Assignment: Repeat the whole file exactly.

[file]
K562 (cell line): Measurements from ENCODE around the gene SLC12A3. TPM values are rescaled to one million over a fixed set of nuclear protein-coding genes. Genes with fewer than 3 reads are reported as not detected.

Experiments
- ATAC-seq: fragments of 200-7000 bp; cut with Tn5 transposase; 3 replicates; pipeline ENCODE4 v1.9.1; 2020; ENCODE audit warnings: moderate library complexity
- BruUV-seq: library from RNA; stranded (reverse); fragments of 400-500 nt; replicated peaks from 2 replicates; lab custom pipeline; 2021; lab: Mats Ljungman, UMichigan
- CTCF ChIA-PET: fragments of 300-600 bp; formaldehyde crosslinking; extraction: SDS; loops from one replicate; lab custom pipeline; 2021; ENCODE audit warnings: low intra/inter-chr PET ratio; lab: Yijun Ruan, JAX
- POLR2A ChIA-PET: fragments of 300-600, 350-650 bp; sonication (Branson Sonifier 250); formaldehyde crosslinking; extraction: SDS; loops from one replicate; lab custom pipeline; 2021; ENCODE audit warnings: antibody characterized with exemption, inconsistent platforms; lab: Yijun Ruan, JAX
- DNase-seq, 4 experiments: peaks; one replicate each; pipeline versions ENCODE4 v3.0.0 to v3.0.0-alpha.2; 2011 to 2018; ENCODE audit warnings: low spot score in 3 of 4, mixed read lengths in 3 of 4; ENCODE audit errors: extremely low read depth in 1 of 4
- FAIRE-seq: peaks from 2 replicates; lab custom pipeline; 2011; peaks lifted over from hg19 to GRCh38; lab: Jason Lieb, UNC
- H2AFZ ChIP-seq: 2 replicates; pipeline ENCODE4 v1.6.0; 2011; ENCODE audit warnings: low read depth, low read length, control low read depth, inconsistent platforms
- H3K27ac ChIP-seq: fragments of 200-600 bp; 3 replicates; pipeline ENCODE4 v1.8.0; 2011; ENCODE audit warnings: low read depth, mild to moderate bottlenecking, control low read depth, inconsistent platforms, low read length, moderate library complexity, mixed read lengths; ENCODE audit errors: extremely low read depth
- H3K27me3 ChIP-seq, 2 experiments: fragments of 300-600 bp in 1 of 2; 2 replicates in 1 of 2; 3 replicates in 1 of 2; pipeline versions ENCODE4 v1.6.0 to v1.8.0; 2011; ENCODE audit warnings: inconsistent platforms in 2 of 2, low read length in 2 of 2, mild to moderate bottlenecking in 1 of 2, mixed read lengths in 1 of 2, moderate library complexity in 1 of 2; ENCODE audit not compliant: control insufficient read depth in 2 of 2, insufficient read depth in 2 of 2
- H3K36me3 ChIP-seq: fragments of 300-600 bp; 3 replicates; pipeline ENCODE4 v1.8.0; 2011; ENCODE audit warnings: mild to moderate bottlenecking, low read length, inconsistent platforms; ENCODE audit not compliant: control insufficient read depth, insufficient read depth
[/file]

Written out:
K562 (cell line): Measurements from ENCODE around the gene SLC12A3. TPM values are rescaled to one million over a fixed set of nuclear protein-coding genes. Genes with fewer than 3 reads are reported as not detected.

Experiments
- ATAC-seq: fragments of 200-7000 bp; cut with Tn5 transposase; 3 replicates; pipeline ENCODE4 v1.9.1; 2020; ENCODE audit warnings: moderate library complexity
- BruUV-seq: library from RNA; stranded (reverse); fragments of 400-500 nt; replicated peaks from 2 replicates; lab custom pipeline; 2021; lab: Mats Ljungman, UMichigan
- CTCF ChIA-PET: fragments of 300-600 bp; formaldehyde crosslinking; extraction: SDS; loops from one replicate; lab custom pipeline; 2021; ENCODE audit warnings: low intra/inter-chr PET ratio; lab: Yijun Ruan, JAX
- POLR2A ChIA-PET: fragments of 300-600, 350-650 bp; sonication (Branson Sonifier 250); formaldehyde crosslinking; extraction: SDS; loops from one replicate; lab custom pipeline; 2021; ENCODE audit warnings: antibody characterized with exemption, inconsistent platforms; lab: Yijun Ruan, JAX
- DNase-seq, 4 experiments: peaks; one replicate each; pipeline versions ENCODE4 v3.0.0 to v3.0.0-alpha.2; 2011 to 2018; ENCODE audit warnings: low spot score in 3 of 4, mixed read lengths in 3 of 4; ENCODE audit errors: extremely low read depth in 1 of 4
- FAIRE-seq: peaks from 2 replicates; lab custom pipeline; 2011; peaks lifted over from hg19 to GRCh38; lab: Jason Lieb, UNC
- H2AFZ ChIP-seq: 2 replicates; pipeline ENCODE4 v1.6.0; 2011; ENCODE audit warnings: low read depth, low read length, control low read depth, inconsistent platforms
- H3K27ac ChIP-seq: fragments of 200-600 bp; 3 replicates; pipeline ENCODE4 v1.8.0; 2011; ENCODE audit warnings: low read depth, mild to moderate bottlenecking, control low read depth, inconsistent platforms, low read length, moderate library complexity, mixed read lengths; ENCODE audit errors: extremely low read depth
- H3K27me3 ChIP-seq, 2 experiments: fragments of 300-600 bp in 1 of 2; 2 replicates in 1 of 2; 3 replicates in 1 of 2; pipeline versions ENCODE4 v1.6.0 to v1.8.0; 2011; ENCODE audit warnings: inconsistent platforms in 2 of 2, low read length in 2 of 2, mild to moderate bottlenecking in 1 of 2, mixed read lengths in 1 of 2, moderate library complexity in 1 of 2; ENCODE audit not compliant: control insufficient read depth in 2 of 2, insufficient read depth in 2 of 2
- H3K36me3 ChIP-seq: fragments of 300-600 bp; 3 replicates; pipeline ENCODE4 v1.8.0; 2011; ENCODE audit warnings: mild to moderate bottlenecking, low read length, inconsistent platforms; ENCODE audit not compliant: control insufficient read depth, insufficient read depth